This web page documents an e-mail message sent to the LEAPSECS mailing list on 2003-04-22.

A better version of the calculations in this e-mail, including plots, is in this earth rotation page.

Here is a web page with 3 simple pictures that explain how leap seconds affect timekeeping.

For a plots of the differences between various time scales which were available throughout human history, extrapolations into the future showing the effect of abandoning leap seconds, and a possible way to get leap seconds out of POSIX time_t while preserving operational systems see this Delta T page.

A detailed history of time measurement is in this time scales page.

More details about the ongoing ITU-R process to abandon leap seconds are in this online bibliography.

The POSIX standard for computer time and international legal systems are broken now

To see the underlying legal problem, and to watch any subsequent leap second happen on your computer (the one on 2008-12-31 was special for being the first leap second to happen legally in the US and Quebec) see this javascript showing elapsed time page.

See an implemented and tested way to fix POSIX systems if the ITU-R changes the name of the broadcast time scale.


The current UTC standard will fail after more than 1000 years

Yet among human conventions that is a very robust scheme which deserves respect.
Nevertheless, the ITU-R has been discussing abandoning leap seconds.

The option of abandoning leap seconds fails in only 600 years

Wikipedia folks: I am mystified that this page about leap seconds was selected instead of all the other, clearer pages listed above. I suggest the links above more than the text below.


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Date: Tue, 22 Apr 2003 23:58:40 -0700
From: Steve Allen <sla@ucolick.org>
To: Leap Second Discussion List <LEAPSECS@ROM.USNO.NAVY.MIL>
Subject: UTC is doomed
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UTC, with leap seconds as we define it now, is doomed.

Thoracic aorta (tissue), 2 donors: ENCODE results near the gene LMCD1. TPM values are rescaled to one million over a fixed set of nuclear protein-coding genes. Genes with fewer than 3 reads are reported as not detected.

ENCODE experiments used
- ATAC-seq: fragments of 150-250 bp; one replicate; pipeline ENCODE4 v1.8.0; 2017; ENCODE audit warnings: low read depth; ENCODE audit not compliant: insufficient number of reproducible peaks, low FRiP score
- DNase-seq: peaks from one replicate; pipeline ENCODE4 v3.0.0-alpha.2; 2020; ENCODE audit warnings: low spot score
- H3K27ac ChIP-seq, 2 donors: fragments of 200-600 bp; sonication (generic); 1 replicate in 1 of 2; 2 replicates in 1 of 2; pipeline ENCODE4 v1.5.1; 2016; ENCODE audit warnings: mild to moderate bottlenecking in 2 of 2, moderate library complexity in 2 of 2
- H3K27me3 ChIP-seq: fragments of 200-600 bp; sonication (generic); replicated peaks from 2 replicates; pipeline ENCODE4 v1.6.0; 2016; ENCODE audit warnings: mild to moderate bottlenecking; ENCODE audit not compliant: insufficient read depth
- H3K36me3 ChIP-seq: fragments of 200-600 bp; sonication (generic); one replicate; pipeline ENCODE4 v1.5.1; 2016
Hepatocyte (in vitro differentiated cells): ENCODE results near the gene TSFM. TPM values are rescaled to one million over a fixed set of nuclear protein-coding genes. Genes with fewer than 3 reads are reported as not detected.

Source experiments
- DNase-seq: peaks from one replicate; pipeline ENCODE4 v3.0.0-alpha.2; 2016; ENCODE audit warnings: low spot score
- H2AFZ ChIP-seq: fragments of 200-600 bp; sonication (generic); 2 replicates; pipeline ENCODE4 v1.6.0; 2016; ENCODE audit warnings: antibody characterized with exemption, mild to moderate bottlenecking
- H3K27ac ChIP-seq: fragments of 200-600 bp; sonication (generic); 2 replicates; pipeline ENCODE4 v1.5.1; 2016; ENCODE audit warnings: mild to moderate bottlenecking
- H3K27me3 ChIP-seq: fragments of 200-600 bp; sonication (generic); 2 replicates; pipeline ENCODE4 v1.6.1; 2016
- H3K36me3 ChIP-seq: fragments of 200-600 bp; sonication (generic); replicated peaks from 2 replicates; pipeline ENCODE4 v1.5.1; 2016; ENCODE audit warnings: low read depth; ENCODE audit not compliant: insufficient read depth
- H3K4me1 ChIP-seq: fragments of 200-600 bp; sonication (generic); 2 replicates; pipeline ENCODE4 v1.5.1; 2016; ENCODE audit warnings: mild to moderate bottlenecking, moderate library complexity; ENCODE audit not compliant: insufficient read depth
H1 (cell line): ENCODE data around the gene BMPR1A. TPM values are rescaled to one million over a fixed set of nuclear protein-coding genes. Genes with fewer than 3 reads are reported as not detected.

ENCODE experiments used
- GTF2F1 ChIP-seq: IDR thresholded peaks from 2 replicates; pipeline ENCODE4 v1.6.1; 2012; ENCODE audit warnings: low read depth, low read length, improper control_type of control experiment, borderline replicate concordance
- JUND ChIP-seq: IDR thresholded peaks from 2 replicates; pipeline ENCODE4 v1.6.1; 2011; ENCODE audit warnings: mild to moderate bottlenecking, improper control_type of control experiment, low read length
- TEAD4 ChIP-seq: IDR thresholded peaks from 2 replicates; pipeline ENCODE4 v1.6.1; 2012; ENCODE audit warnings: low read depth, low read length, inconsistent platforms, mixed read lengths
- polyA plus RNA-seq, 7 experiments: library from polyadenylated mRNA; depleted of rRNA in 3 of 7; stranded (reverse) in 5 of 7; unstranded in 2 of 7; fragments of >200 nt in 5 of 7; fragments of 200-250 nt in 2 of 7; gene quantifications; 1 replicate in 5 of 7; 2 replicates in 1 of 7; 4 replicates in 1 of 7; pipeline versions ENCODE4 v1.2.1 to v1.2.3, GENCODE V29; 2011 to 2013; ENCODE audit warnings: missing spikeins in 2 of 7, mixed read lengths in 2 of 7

On Thu 2003-04-10T22:39:45 -0700, Steve Allen hath writ:
> DUT1            calendar year   grace interval
> 0.5 hours       2603            600 years
> 1.5 hours       3152            550 years
> 2.5 hours       3533            380 years
> 3.5 hours       3844            310 years
> 4.5 hours       4113            270 years
> 5.5 hours       4354            240 years
> 6.5 hours       4574            220 years

This used the Stephenson & Morrison millennia-long deceleration of 1.7
ms/day/century.  The deceleration since 1620 has been less, and that
would push the calendar years farther into the future.  If global
warming causes the ice caps to melt then the deceleration will be
somewhat larger.  If melting ice caps shut down the Gulf Stream and
cause a new ice age then the deceleration could be somewhat smaller.
If a supervolcano erupts or asteroid strikes, all bets are off.

It is, nevertheless, interesting to take a cue from Rob Seaman at
http://iraf.noao.edu/~seaman/leap/
and estimate when UTC is doomed.

The current rules for leap seconds require that they happen at the end
of a month, with primary preference for semiannual scheduling in June
& December, and secondary preference for quarterly scheduling in March
& September.

So far, only the semiannual primary preference has been exercised.
When LOD has increased such that two leaps are needed every year, then
the secondary preferences will begin to be needed.  When LOD has
increased such that 4 leaps are needed every year, then the monthly
options will begin to be needed.  When LOD has increased such that 12
leaps are needed every year, then UTC as we know it is doomed.

avg. recurrence of leap seconds         calendar year
1 / yr                                  1981
2 / yr                                  2142
1 / qtr                                 2464
1 / month                               3752

(Note that the recently decreased deceleration already invalidates
the long term prediction that we should already be experiencing
more than 1 leap per year.)

So, in 1700 years UTC as we now define it will become unworkable.  If
our descendants still choose to keep time using a Babylonian
sexagesimal scheme of 24 hours/60 minutes/60 seconds they will have a
choice to make.  They might choose to keep civil time using TAI
seconds with leaps happening really often.  They might choose to
employ two kinds of clocks, one using TAI for time-tagged events and
one using mean solar seconds for scheduling social events.

Under the current scheme for UTC even the primary preferences
should be adequate for over a century.  There's no need to rush.

--
Steve Allen          UCO/Lick Observatory       Santa Cruz, CA 95064
sla@ucolick.org      Voice: +1 831 459 3046     http://www.ucolick.org/~sla
PGP: 1024/E46978C5   F6 78 D1 10 62 94 8F 2E    49 89 0E FE 26 B4 14 93

Steve Allen <sla@ucolick.org>
$Id: HTMLutcdoomed.html,v 1.20 2014/03/14 04:27:28 sla Exp $